How data analytics can get insurers future-ready
So far, our efforts to tackle climate change haven’t made a fast enough impact. Countries all over the world are beginning to see dramatic changes in its weather patterns over the last few years.
In addition to unforeseeable weather events, global warming is also causing sea levels to rise significantly. In the UK, coastlines are rising between 3 and 5mm every year, raising concerns about the future of many towns and seaside communities. The potential consequences, including coastal erosion and flooding, could have a significant impact on people, infrastructure and natural systems and cause life as we know it to change.
Coastal property owners have been facing a growing number of problems over the last couple of years when looking to secure the future of their homes. On the one hand, potential buyers are put off by the impossibility of getting a mortgage to buy these coastal homes, and on the other, existing homeowners themselves are finding it difficult to insure their properties.
Data brings a great opportunity in the quest to manage unpredictability; it allows insurers to better manage risk and improve underwriting. Many insurers will have large volumes of extremely detailed data available to them - from claims histories and risk assessments to information on policyholders and policies – but the sheer amount of it can feel overwhelming. Another issue is that data is often not stored and managed in a ‘business-ready’ way that would allow companies to get real insights from them. This begs the question; how can insurance organisations make the most of their available data to protect not only their customers, but themselves too?
What is causing insurers to pull back?
Many home insurance plans haven’t historically included “earth movements” in their policies. Anything from earthquakes, landslides, erosion or sinkholes were often overlooked because they were considered such rare occurrences that they were too expensive to be considered into premiums. Plus, insurance companies often lacked the right historical or modelling data to assess the risks as was needed.
Times have changed and the insurance industry must adapt. Property owners must be protected from any worst-case scenarios, and at the same time, insurers should be able to protect their assets. It’s not easy to model future climate scenarios while ensuring complete policy coverage for natural weather phenomena, and this is a very new practice. But thankfully, data can be trusted to inform decisions and minimise any uncertainties.
Saving the day with data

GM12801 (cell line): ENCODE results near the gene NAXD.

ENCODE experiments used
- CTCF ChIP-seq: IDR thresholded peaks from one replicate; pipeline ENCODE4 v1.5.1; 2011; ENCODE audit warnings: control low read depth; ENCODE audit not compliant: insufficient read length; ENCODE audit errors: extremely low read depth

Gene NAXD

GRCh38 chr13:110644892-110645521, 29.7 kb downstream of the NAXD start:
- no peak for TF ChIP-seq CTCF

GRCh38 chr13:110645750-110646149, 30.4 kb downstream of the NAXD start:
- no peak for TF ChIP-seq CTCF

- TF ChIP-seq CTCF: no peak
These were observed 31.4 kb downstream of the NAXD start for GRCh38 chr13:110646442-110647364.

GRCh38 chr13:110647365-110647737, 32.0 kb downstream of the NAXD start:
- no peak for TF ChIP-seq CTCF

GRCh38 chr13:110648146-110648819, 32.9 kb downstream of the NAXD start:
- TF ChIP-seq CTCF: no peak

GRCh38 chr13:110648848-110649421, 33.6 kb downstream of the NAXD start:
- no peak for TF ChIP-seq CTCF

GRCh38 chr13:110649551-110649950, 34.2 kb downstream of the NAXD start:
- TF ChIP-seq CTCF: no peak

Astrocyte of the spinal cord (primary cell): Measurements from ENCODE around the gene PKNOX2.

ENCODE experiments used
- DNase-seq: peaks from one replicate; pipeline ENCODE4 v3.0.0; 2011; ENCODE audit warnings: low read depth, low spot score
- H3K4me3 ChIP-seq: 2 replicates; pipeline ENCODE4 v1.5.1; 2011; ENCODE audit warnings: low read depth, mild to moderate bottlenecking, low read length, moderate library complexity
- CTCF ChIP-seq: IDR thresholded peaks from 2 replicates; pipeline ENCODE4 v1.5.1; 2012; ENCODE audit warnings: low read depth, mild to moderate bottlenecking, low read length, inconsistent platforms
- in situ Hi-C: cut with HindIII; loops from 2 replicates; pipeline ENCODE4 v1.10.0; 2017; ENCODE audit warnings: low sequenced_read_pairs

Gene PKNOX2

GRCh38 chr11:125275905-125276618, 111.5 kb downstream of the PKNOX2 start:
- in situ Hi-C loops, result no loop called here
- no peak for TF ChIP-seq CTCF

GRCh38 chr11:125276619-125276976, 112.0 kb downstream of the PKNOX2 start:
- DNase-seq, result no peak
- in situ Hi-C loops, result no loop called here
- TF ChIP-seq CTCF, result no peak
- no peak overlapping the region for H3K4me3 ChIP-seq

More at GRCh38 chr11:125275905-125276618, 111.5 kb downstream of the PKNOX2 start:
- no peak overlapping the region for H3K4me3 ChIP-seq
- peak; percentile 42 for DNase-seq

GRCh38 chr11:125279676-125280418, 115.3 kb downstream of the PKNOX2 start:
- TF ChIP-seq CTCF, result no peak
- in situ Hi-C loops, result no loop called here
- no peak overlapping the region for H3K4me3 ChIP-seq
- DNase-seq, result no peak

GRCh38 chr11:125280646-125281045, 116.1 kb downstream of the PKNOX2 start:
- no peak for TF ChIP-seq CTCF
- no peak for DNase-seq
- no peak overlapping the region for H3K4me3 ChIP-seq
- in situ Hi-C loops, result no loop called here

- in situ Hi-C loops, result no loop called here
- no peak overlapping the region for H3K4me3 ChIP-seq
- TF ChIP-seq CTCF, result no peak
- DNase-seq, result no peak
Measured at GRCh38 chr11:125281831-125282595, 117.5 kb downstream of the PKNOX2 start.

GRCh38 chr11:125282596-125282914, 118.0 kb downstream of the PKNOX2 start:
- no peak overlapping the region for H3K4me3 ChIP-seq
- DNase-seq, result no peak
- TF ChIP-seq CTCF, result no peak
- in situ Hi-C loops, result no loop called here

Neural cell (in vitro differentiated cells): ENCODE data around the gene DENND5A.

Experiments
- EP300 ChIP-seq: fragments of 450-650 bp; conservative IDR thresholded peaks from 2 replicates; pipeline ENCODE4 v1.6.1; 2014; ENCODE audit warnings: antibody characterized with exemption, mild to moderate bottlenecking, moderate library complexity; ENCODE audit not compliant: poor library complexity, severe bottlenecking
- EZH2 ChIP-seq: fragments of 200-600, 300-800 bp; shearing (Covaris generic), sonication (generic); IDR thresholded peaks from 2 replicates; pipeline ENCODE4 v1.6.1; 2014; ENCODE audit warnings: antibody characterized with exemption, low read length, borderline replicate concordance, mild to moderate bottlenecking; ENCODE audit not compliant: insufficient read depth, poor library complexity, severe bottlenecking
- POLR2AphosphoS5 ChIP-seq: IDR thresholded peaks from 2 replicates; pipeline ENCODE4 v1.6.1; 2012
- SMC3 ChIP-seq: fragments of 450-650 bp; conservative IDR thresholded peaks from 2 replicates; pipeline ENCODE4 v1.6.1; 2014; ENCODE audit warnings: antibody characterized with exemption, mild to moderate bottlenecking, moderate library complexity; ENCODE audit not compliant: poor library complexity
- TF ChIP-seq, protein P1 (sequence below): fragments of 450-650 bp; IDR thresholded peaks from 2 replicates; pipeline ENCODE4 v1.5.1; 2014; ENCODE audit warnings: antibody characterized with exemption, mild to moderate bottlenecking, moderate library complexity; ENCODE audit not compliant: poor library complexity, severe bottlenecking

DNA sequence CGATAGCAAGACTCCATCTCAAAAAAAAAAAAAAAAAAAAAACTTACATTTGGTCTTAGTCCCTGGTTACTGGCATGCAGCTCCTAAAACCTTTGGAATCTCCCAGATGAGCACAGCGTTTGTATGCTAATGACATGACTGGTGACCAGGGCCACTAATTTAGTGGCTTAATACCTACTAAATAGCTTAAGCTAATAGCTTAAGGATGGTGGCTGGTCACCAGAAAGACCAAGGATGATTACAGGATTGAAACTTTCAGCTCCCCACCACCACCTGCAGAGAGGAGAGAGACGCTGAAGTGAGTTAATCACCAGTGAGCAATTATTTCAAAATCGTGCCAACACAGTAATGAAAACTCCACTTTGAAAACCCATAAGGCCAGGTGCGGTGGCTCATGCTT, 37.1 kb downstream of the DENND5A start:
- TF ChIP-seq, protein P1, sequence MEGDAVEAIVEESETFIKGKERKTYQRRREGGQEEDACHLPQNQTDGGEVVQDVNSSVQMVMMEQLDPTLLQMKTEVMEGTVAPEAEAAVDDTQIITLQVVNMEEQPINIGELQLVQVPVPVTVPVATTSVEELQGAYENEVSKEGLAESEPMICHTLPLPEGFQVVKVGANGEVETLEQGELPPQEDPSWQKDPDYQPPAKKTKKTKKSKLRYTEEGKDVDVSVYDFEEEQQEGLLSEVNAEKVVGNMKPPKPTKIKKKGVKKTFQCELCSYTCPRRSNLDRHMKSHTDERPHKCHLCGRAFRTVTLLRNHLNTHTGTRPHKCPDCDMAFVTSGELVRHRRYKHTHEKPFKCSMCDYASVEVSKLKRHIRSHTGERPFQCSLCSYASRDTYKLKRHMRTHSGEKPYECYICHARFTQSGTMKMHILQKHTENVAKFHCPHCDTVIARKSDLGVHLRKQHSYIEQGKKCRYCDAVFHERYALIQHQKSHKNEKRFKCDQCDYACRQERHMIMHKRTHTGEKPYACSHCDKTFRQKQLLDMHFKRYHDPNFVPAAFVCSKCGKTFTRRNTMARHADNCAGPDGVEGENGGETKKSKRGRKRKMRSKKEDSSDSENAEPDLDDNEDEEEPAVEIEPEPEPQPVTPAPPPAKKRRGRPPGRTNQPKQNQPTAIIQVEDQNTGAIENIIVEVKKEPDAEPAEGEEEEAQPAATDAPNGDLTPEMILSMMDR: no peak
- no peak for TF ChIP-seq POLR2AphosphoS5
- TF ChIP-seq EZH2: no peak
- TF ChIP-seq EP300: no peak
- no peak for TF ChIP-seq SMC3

People don’t often think of data as part of the solution when they think about the climate crisis and how to solve it. However, data is not only a renewable source but it’s also reusable, and if used in a productive and efficient way, it can work wonders to help insurers manage the unpredictability they are currently facing.
Insurance policy underwriters need relevant environmental data insights if they want to create accurate and fair policies – information which they don’t usually have readily available. Insurers can accurately track and predict localised climate impacts by investing in the right data analytics tools. Through on-demand access to insight streams, whereby raw data is informed into a business-ready state, brokers can provide homeowners with a more informed analysis.
Improving sustainability despite roadblocks
Organisations from a wide range of sectors have undergone significant digital transformation over the last few years, but many businesses still find it difficult to load and transform their data at scale. Providing the right data to the right people at the right time is crucial for insurance companies. Data teams will be unable to react to market trends in a timely manner if data is hard to locate and extract, at the expense of their productivity.
Even if insurance organisations are aware of the importance of data, it is still common for them to come across hurdles when looking to make the most of it. Businesses must be able to consolidate their current data sources and access them from one centralised platform with a democratised cloud data system. The tools need to be rolled out across the entire insurance company to get the most out of the investment and benefit all areas of the business, from risk to claims management.
Having timely and integrated climate and risk data would also be beneficial for government and policymakers. Knowing which areas are most at risk helps organisations of all kinds to plan and make informed decisions ahead of time. This knowledge could be applied when new buildings and facilities are being developed, but also in protecting existing buildings. Long-term, the goal is to use the technology and resources available to make smart decisions that benefit everyone, from homeowners to insurers.
About the author
Ciaran Dynes is an accomplished product leader with over 20 years of experience in global product development companies. Ciaran serves as the Chief Product Officer at Matillion, the leading provider of data transformation software, where he is responsible for the product strategy and works with customers to understand their requirements. Before joining Matillion, he held a series of roles at leading integration software vendors including Talend, Progress Software and IONA Technologies.